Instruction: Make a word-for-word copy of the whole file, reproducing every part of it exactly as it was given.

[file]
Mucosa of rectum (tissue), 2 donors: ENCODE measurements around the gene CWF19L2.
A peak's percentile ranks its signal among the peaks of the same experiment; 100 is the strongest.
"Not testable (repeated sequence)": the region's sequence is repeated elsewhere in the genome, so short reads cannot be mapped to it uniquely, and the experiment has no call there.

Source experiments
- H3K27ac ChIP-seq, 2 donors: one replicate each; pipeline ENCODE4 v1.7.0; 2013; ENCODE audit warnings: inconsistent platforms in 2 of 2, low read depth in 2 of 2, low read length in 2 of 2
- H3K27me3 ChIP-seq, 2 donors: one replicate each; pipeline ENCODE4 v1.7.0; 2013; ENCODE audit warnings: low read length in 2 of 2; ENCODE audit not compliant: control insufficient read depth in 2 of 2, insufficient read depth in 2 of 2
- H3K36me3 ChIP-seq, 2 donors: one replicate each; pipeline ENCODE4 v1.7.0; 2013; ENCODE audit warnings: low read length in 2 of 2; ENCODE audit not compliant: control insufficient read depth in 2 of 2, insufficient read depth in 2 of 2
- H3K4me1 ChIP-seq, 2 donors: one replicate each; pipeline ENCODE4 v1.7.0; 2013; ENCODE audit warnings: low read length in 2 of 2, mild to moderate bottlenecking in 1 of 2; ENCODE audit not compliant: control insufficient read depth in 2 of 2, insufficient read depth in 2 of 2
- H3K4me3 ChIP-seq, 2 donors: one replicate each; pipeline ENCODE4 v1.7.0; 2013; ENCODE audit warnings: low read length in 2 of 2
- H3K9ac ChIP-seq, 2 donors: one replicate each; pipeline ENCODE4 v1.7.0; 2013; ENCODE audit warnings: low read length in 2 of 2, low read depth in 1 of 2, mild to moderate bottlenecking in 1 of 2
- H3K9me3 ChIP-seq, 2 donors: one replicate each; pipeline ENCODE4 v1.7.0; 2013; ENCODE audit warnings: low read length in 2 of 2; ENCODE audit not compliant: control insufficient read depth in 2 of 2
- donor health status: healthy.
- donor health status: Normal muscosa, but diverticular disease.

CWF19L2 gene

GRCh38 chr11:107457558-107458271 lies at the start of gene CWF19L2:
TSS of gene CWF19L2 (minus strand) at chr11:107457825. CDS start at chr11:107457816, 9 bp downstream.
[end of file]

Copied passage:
Mucosa of rectum (tissue), 2 donors: ENCODE measurements around the gene CWF19L2.
A peak's percentile ranks its signal among the peaks of the same experiment; 100 is the strongest.
"Not testable (repeated sequence)": the region's sequence is repeated elsewhere in the genome, so short reads cannot be mapped to it uniquely, and the experiment has no call there.

Source experiments
- H3K27ac ChIP-seq, 2 donors: one replicate each; pipeline ENCODE4 v1.7.0; 2013; ENCODE audit warnings: inconsistent platforms in 2 of 2, low read depth in 2 of 2, low read length in 2 of 2
- H3K27me3 ChIP-seq, 2 donors: one replicate each; pipeline ENCODE4 v1.7.0; 2013; ENCODE audit warnings: low read length in 2 of 2; ENCODE audit not compliant: control insufficient read depth in 2 of 2, insufficient read depth in 2 of 2
- H3K36me3 ChIP-seq, 2 donors: one replicate each; pipeline ENCODE4 v1.7.0; 2013; ENCODE audit warnings: low read length in 2 of 2; ENCODE audit not compliant: control insufficient read depth in 2 of 2, insufficient read depth in 2 of 2
- H3K4me1 ChIP-seq, 2 donors: one replicate each; pipeline ENCODE4 v1.7.0; 2013; ENCODE audit warnings: low read length in 2 of 2, mild to moderate bottlenecking in 1 of 2; ENCODE audit not compliant: control insufficient read depth in 2 of 2, insufficient read depth in 2 of 2
- H3K4me3 ChIP-seq, 2 donors: one replicate each; pipeline ENCODE4 v1.7.0; 2013; ENCODE audit warnings: low read length in 2 of 2
- H3K9ac ChIP-seq, 2 donors: one replicate each; pipeline ENCODE4 v1.7.0; 2013; ENCODE audit warnings: low read length in 2 of 2, low read depth in 1 of 2, mild to moderate bottlenecking in 1 of 2
- H3K9me3 ChIP-seq, 2 donors: one replicate each; pipeline ENCODE4 v1.7.0; 2013; ENCODE audit warnings: low read length in 2 of 2; ENCODE audit not compliant: control insufficient read depth in 2 of 2
- donor health status: healthy.
- donor health status: Normal muscosa, but diverticular disease.

CWF19L2 gene

GRCh38 chr11:107457558-107458271 lies at the start of gene CWF19L2:
TSS of gene CWF19L2 (minus strand) at chr11:107457825. CDS start at chr11:107457816, 9 bp downstream.